The ongoing Code4Lib discussions on diversity and welcoming-ness plus @bibliotechy pointing me to this webcast of Jessica McKellar (of hyperinvolvement-in-Python fame) talking web frameworks and diversity outreach reminds me that I meant to post about my experience TAing at the latest Boston Python Workshop.
tl;dr: If you have the chance to take, TA, or organize one of these workshops (they’re not just in Boston!), do that. FYI: the Library Code Year Interest Group will be adapting the workshop as a preconference at ALA Annual next year. So if you’re coming to Annual, you have a chance to get involved . (Drop me a line if you’re interested in TAing or organizing; I’ll be talking up registration for students in the spring.)
What BPW is
Boston Python Workshop is an evening-plus-a-day introduction to Python for women and their friends. It presumes absolutely zero prior coding background; much of the first evening is devoted to getting your development environment set up, and it’s careful about defining terms and breaking concepts down into small steps. That said, a lot of it is also self-paced, and we had a lot of TAs, so the workshop could accommodate a wide range of skill levels. (We had students with lots of programming or sysadmin background wanting to add Python to their toolkit, and students with no technical background there to learn along with their code-crazy kids. And it worked.)
BPW’s also an open-sourced curriculum; lecture notes, projects, etc. are published in lots of detail, allowing for the program to be replicated elsewhere. I know people who’ve participated in Philadelphia and Chicago Python Workshops.
And it’s also part of a pipeline that let the Boston Python User Group grow to over 1800 members and over 15% women. Hooray!
First, it’s absolutely mindblowing to be in a room full of technologists that’s about 90% female. And includes people of many different races and ages. I had never seen anything like that before. And in a way when you’re in the middle of it it’s not special, right? I mean, these are the students, and you answer their questions and it’s just like answering any students’ questions anywhere. But then you get half a second in which to step back and see the whole room and — whoa.
Second, when I said it’s just like answering any students’ questions? I lied. Because I kept getting chances to name impostor syndrome. And students would look at me with relief and this shock of recognition. They’d never heard the term but they knew exactly what I meant and they’d thought they were the only one. No (sadly)….Every single smart woman I’ve ever talked to about this. And some of the men. All of us. Just naming it, just labeling it as a real thing, visibly did so much to leach its power. And they’d had no idea.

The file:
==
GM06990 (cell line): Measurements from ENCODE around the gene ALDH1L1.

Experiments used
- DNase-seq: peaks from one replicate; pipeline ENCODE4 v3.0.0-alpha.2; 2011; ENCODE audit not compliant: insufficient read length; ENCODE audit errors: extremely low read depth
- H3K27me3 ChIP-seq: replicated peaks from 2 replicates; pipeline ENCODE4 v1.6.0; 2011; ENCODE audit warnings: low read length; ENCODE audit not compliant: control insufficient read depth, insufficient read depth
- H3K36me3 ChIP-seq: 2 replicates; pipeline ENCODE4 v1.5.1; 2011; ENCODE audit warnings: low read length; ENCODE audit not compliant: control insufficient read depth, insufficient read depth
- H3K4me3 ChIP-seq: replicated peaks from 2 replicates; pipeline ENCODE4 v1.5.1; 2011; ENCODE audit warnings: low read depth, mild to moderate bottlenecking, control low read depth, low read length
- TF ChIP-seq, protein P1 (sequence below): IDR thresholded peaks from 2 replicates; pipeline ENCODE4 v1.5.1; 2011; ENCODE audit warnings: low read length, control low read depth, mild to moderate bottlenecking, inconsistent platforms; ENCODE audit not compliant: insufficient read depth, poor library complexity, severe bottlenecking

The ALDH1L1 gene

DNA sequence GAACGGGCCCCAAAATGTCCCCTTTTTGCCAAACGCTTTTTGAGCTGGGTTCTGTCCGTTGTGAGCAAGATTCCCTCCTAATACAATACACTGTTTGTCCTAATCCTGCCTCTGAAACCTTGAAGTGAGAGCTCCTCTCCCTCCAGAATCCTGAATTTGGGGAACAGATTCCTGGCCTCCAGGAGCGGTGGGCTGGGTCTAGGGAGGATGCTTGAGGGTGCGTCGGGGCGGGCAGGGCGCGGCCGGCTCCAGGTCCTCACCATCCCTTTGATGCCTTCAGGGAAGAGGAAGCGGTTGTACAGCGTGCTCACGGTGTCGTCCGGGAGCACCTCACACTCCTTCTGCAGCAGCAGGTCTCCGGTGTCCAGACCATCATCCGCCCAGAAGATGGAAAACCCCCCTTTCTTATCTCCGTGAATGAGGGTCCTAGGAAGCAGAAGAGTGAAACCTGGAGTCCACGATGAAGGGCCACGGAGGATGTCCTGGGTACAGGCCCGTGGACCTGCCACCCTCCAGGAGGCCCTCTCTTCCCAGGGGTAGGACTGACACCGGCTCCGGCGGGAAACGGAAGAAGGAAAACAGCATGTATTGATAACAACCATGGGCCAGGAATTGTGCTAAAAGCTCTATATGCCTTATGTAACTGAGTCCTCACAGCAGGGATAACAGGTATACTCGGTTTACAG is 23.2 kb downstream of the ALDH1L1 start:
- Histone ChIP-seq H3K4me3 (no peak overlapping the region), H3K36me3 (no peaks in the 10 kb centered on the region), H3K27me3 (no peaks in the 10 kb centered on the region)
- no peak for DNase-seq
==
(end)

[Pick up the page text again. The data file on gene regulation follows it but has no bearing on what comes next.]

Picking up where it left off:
Third, the thing that really stuck with me? I hadn’t realized until I was in that room how much time I’ve spent in technology waiting for the other shoe to drop.
To back up for context: the instructional culture was incredibly nonjudgmental. We were constantly modeling our own fallibility — “oh, I don’t know that but so-and-so knows a lot on that topic, let’s call that other instructor over”. “Gosh, I can never remember the syntax of that one; I always ask Dr. Google.” And, again, that look of relief from the students, realizing they didn’t have to be perfect.
Or, sweeter but sadder, they’d ask questions (students, right?) and preface them tremendously apologetically. Sorry for not already knowing the things they’d come there to learn, sorry for bothering people who had come there to teach. And then we…wouldn’t judge them for not already knowing. Just start from where we were at and move forward together and be happy and engaged with the process. And they’d look not just relieved but grateful. Because they hadn’t been expecting that.
And I realized, I’ve expected something else too. Literally my earliest memories of encountering other people interested in code was that they already knew so much more than I did that I could never possibly measure up. And my earliest memories of code culture are all about people swapping jargon, not (or not just) because they’re workshopping a problem, but as some sort of posturing, demonstrating who has the highest social status by who’s got the most of the
malloc spec at their fingertips, or whatever. And that’s a big part of why I didn’t get into code until recently. I wasn’t interested in playing those status games and moreover I never could — I can sketch out conceptual answers on the fly to questions my husband asks senior engineer interview candidates, but I’m going to have to look up the details of syntax every single time. Everything I saw of software culture in high school and college said there was this bar — you must be at least this cool to play with our toys — and I was already way too behind to measure up, and didn’t have the right kind of brain for that metric anyway.
So that’s the shoe that didn’t drop in that room. We simply didn’t have a “you must be this cool” bar, an expectation that the only socially acceptable entry point is way past the beginner level. And I had no idea how much energy I’ve poured into building the armor, into being tensed against the not-cool-enough strike about to come from some unknown quarter, until I TAed a workshop and the strike never came.
It turns out it’s okay to be a beginner, and it’s okay not to know, and we can build a culture where you can start wherever you’re at, and someone will smile and hold out their hand and say, hey, wanna walk forward with me?